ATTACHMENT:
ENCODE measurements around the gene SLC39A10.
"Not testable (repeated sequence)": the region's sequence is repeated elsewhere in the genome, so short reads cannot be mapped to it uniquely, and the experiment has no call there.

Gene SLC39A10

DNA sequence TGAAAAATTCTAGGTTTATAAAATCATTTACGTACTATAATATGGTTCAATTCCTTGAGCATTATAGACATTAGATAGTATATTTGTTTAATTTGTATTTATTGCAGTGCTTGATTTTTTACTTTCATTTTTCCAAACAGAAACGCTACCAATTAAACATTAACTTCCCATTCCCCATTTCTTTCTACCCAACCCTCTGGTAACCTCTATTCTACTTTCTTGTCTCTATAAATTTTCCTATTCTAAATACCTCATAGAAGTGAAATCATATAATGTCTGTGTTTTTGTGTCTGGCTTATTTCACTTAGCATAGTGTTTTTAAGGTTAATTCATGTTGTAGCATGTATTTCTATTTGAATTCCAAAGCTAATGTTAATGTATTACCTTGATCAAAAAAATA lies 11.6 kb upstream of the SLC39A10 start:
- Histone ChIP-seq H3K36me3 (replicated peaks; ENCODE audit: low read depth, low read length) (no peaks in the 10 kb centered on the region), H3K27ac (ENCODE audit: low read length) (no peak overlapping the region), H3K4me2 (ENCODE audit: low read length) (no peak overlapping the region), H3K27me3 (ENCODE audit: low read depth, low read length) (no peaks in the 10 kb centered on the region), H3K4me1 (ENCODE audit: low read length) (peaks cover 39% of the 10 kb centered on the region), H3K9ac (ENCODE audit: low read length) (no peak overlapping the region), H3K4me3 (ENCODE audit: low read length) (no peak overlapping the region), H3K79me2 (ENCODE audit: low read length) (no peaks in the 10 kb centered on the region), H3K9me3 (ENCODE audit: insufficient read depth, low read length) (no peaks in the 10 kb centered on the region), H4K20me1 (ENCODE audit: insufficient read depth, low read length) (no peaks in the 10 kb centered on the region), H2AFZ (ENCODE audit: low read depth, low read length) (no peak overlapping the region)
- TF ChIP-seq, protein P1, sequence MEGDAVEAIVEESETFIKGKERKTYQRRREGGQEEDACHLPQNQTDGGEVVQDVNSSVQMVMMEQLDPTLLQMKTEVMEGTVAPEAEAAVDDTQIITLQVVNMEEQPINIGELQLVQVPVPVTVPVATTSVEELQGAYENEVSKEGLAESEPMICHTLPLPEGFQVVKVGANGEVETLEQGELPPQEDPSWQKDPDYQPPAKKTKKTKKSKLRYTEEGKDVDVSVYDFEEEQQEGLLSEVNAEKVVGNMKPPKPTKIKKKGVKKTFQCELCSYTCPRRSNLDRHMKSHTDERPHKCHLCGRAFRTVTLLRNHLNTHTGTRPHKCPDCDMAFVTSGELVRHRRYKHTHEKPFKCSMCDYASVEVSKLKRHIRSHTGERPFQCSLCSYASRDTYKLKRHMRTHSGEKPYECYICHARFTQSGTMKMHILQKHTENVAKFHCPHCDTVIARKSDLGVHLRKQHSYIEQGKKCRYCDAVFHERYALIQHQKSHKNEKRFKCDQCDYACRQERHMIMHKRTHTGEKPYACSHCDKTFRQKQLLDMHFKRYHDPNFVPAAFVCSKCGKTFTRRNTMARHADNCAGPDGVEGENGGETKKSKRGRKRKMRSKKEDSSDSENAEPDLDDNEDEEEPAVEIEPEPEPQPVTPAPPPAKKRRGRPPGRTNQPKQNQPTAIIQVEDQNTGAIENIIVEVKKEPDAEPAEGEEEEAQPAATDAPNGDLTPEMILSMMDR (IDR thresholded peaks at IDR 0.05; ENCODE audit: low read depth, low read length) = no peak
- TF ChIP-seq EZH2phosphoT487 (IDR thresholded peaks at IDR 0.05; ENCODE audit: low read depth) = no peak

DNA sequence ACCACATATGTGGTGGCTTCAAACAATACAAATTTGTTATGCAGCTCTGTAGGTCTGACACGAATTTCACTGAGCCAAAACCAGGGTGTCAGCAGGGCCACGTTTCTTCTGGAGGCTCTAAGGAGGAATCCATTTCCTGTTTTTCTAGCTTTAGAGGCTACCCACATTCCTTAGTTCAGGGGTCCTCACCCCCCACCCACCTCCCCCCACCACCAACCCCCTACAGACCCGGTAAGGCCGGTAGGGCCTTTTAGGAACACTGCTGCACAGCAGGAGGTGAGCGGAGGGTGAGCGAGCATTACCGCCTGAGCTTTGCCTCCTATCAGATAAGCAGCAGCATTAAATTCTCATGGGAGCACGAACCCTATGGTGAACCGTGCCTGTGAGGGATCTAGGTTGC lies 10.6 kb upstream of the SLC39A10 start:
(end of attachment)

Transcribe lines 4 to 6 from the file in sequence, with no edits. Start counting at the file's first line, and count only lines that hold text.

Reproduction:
DNA sequence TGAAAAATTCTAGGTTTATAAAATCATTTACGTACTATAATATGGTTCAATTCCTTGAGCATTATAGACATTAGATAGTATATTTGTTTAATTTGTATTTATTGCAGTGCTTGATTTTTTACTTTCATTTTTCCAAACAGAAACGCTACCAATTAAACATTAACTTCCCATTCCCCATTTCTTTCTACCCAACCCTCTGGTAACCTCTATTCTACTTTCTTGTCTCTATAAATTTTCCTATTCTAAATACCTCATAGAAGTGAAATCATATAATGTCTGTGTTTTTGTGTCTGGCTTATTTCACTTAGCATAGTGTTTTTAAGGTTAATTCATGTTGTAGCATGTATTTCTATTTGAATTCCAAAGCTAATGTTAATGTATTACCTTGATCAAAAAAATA lies 11.6 kb upstream of the SLC39A10 start:
- Histone ChIP-seq H3K36me3 (replicated peaks; ENCODE audit: low read depth, low read length) (no peaks in the 10 kb centered on the region), H3K27ac (ENCODE audit: low read length) (no peak overlapping the region), H3K4me2 (ENCODE audit: low read length) (no peak overlapping the region), H3K27me3 (ENCODE audit: low read depth, low read length) (no peaks in the 10 kb centered on the region), H3K4me1 (ENCODE audit: low read length) (peaks cover 39% of the 10 kb centered on the region), H3K9ac (ENCODE audit: low read length) (no peak overlapping the region), H3K4me3 (ENCODE audit: low read length) (no peak overlapping the region), H3K79me2 (ENCODE audit: low read length) (no peaks in the 10 kb centered on the region), H3K9me3 (ENCODE audit: insufficient read depth, low read length) (no peaks in the 10 kb centered on the region), H4K20me1 (ENCODE audit: insufficient read depth, low read length) (no peaks in the 10 kb centered on the region), H2AFZ (ENCODE audit: low read depth, low read length) (no peak overlapping the region)
- TF ChIP-seq, protein P1, sequence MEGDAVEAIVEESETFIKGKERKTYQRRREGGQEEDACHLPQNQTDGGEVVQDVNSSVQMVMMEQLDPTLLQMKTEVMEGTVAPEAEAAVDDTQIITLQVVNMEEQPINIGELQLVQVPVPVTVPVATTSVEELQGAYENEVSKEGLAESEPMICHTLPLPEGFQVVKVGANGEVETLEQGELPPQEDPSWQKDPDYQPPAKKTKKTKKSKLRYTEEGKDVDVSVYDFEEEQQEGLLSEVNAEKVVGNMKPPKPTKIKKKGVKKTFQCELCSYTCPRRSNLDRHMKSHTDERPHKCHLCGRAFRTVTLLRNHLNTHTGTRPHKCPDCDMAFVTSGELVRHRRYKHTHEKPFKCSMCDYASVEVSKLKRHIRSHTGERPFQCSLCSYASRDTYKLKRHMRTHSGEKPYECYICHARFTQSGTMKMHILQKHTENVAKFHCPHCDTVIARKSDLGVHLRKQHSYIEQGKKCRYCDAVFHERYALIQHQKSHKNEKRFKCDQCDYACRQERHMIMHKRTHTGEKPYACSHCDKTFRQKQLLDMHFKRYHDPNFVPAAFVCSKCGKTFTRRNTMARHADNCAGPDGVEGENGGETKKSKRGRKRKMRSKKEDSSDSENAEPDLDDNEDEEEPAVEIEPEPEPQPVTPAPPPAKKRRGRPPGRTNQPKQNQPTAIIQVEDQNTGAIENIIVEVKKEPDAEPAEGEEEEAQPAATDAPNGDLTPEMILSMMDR (IDR thresholded peaks at IDR 0.05; ENCODE audit: low read depth, low read length) = no peak